Struggling in rural villages, sometimes in abject poverty, sometimes as displaced refugees ripped from their homes by war or famine or disease, some women of Africa work and toil just to survive on a daily basis. They weave their huts from brush and cover them with dung. They scratch the dry ground with sticks to plant vegetables for food. Almost all must lug heavy Gerry-cans of water every day for their family’s survival. For some a “life-walk” is their life’s work (“life-walk” is a three day walk to the nearest water). They man the market stalls. They make jewelry and crafts to sell. All the while bearing, carrying and caring for their children. They struggle though war, famine, AIDS, and natural disasters. They die young.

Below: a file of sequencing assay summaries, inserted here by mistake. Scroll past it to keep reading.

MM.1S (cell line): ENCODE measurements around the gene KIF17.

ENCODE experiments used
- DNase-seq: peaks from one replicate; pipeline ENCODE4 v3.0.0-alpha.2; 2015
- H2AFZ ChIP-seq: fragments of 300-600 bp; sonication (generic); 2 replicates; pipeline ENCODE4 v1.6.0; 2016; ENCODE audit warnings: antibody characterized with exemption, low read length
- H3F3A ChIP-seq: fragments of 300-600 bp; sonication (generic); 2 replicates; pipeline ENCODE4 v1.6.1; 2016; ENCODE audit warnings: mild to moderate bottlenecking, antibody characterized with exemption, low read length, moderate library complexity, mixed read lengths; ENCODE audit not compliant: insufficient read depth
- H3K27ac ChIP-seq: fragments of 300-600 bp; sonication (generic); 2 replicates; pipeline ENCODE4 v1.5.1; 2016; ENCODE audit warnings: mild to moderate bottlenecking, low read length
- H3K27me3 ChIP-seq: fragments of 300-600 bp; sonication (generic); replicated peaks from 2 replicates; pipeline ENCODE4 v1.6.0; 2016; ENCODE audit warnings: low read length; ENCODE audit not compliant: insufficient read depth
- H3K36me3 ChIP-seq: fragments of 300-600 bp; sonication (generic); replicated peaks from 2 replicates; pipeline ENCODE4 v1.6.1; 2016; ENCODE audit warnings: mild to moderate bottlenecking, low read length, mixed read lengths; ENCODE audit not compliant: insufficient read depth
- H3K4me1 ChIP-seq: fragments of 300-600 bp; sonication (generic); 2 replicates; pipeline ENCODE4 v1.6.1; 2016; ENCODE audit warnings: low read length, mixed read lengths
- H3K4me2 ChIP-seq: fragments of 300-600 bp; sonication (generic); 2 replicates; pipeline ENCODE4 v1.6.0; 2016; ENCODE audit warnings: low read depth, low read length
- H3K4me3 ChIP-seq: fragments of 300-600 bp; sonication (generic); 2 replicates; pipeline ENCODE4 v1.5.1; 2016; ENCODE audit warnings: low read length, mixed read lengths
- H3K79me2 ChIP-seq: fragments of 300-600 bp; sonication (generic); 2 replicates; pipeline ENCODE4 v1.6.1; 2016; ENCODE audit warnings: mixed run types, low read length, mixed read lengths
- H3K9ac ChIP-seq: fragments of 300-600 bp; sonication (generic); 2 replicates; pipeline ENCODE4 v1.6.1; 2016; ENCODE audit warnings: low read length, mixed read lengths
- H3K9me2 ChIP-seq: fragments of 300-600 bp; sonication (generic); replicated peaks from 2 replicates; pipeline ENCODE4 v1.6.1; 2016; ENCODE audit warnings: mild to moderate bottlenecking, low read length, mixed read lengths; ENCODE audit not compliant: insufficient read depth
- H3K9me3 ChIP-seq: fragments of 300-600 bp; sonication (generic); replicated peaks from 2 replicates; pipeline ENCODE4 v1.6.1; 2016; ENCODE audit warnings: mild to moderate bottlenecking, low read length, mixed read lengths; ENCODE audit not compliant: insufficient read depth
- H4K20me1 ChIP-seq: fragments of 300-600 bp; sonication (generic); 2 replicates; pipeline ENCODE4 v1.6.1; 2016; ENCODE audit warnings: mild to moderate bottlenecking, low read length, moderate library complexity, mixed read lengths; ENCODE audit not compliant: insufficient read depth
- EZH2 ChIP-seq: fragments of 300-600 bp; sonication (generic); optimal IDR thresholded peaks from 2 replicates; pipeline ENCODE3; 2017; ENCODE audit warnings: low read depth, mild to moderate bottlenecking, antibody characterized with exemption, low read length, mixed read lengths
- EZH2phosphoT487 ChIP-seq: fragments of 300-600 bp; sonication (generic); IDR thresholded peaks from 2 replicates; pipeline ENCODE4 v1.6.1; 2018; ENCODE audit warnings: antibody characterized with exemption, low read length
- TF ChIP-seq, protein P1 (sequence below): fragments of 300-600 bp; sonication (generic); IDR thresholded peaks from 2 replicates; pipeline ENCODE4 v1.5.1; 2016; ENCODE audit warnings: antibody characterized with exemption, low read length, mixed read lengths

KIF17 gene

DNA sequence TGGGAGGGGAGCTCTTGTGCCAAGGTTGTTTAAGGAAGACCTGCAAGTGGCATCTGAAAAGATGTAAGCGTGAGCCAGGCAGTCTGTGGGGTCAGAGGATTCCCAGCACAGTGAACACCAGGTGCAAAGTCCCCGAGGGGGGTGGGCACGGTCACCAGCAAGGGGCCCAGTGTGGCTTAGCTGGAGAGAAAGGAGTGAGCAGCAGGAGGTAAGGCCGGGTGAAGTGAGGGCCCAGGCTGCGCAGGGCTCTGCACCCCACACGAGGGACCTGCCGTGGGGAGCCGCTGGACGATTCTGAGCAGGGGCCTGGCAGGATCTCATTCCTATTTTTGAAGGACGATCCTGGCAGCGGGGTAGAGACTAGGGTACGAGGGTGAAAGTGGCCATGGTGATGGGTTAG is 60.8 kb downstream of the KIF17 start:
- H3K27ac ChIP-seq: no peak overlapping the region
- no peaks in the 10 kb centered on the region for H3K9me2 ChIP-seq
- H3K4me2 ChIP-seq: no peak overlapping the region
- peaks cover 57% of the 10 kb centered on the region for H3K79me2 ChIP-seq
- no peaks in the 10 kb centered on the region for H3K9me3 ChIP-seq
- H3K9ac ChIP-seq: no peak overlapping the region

In this collection of 35, sepia-toned photographs, made in 2006 & 2007 by Roger “Mzungu” Moore, you will see women of The Congo and Kenya as they pursue their "Women's Work.
The Herring Spawn of 2011 Vancouver Island, BC, Canada A Photo Essay by Roger "Mzungu" Moore Published August 24, 2011
The Arab, The Texan & The Berber Published May 09, 2009
Morocco: A Photographic Sojourn Published April 23, 2009
The Great Migration Published November 08, 2008
The Unknown Russia Published October 06, 2008
A Certain Feeling Published October 02, 2008
JetteBook Published September 30, 2008
Critters 1 Published September 19, 2008